E-mail: moc. This article has been cited by other articles in PMC. Abstract Focal cemento-osseous dysplasia FCOD is a benign fibroosseous condition that can be seen in dentulous and edentulous patients. It is an asymptomatic lesion and needs no treatment; however, follow-up is essential due to the possibility that it can progress to a condition called florid cemento-osseous dysplasia.
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E-mail: moc. This article has been cited by other articles in PMC. Abstract Focal cemento-osseous dysplasia FCOD is a benign fibroosseous condition that can be seen in dentulous and edentulous patients. It is an asymptomatic lesion and needs no treatment; however, follow-up is essential due to the possibility that it can progress to a condition called florid cemento-osseous dysplasia. We report a case of FCOD of mandible in a year-old female. Clinically, the lesion resembled periapical pathosis of odontogenic origin.
An attempt has been made to discuss the clinical and histopathologic features along with differential diagnosis of cemento-osseous dysplasia. Keywords: Fibroosseous lesion, focal cemento-osseous dyplasia, periapical pathoses, residual cyst Introduction The high incidence and broad spectrum of conditions causing periapical radiolucencies make it imperative that all dental clinicians acquire a broad and comprehensive working knowledge.
Some of these periapical radiolucencies present innocent anatomic variations whereas others are a result of benign or malignant conditions. Focal cemento-osseous dysplasia FCOD in the tooth-bearing areas of the jaws is an asymptomatic benign condition, belonging to the spectrum of fibroosseous lesions. Usually, it affects two or more mandibular anterior teeth, and the radiographic appearance varies depending on the state of development.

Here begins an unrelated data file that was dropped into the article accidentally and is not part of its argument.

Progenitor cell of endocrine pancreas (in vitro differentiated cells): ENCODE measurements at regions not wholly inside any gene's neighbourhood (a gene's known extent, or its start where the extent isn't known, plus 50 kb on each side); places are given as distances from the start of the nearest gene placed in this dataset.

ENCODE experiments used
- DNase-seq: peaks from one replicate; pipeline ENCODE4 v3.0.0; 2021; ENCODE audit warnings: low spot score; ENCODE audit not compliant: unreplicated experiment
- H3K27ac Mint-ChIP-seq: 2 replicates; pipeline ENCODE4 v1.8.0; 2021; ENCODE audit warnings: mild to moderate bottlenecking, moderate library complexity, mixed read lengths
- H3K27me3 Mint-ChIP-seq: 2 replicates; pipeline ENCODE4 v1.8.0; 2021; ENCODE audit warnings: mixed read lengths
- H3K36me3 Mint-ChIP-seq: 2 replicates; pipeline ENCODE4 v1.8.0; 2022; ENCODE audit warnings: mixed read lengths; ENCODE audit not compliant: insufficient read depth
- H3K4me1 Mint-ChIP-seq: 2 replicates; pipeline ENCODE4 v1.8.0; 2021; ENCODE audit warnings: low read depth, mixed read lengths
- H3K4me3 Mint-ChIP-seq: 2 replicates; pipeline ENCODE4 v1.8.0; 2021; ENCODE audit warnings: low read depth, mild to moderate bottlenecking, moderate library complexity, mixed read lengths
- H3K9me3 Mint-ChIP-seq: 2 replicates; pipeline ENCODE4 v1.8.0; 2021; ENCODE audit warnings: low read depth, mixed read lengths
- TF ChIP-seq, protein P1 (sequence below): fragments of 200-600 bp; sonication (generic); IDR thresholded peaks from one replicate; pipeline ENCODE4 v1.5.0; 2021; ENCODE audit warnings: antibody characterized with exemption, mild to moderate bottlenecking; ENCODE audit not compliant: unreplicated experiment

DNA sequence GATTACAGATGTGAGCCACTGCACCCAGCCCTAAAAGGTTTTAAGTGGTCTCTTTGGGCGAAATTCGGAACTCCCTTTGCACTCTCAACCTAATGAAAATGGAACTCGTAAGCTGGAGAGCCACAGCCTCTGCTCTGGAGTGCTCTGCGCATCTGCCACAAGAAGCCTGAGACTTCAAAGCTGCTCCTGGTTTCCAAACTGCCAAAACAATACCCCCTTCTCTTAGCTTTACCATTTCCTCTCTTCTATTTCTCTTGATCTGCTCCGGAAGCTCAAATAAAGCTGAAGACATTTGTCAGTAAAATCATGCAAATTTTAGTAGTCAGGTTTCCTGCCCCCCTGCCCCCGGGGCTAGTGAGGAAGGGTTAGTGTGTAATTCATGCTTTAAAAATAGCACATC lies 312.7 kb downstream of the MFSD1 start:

In rare cases, the lesion may affect only one tooth and thus mimics an apical granuloma or a cyst. Case Report A year-old female patient reported to the Department of Oral and Maxillofacial Surgery with a chief complaint of swelling and pain in the right mandibular region since 1 month. Intraoral examination revealed a firm well-defined swelling in the 46 region.
Clinically, 46 was missing and 47, 48 were carious. The overlying mucosa was non-ulcerated and pink in color. Intraoral periapical radiograph revealed a radiolucent lesion in the 46 region approximately 9 mm in diameter with well-corticated borders [ Figure 1 ].
On the basis of clinical and radiographic findings, the differential diagnosis of residual cyst, condensing osteitis, ossifying fibroma intermediate stage and idiopathic osteosclerosis was made.
What is cemento-osseous dysplasia? What are the various types of this condition? Learn the answers to these questions, and much more, by checking out this lesson! What is That on My Jaw? As Tina sat in the dental chair, her heart was nervously racing. Part of the exam included the dentist taking x-rays of her mouth.
Focal cemento-osseous dysplasia masquerading as a residual cyst
Cemento-Osseous Dysplasia: Definition & Types